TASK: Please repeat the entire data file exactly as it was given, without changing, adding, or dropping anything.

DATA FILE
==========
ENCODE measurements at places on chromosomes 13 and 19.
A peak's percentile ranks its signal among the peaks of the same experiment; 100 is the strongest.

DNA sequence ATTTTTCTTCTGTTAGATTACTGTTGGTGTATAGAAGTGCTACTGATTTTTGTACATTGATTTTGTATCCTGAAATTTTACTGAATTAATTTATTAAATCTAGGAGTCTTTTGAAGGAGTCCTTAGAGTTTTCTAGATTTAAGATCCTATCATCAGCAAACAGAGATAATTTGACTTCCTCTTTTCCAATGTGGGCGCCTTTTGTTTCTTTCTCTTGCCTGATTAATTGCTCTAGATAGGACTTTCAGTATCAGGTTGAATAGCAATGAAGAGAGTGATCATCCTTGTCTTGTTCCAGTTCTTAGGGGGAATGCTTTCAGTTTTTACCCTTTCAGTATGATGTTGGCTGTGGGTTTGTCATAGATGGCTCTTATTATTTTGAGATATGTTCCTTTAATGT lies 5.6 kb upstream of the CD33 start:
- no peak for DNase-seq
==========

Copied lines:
ENCODE measurements at places on chromosomes 13 and 19.
A peak's percentile ranks its signal among the peaks of the same experiment; 100 is the strongest.

DNA sequence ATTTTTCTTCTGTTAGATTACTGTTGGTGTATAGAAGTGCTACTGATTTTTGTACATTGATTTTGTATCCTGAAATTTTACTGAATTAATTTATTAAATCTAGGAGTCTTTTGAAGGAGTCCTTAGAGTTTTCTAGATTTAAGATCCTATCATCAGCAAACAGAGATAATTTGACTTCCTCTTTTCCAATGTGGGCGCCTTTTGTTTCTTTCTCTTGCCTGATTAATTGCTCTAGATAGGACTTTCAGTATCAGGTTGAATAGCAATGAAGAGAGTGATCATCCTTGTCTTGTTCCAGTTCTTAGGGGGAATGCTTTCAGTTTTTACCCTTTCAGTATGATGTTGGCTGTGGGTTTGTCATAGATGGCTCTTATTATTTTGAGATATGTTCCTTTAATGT lies 5.6 kb upstream of the CD33 start:
- no peak for DNase-seq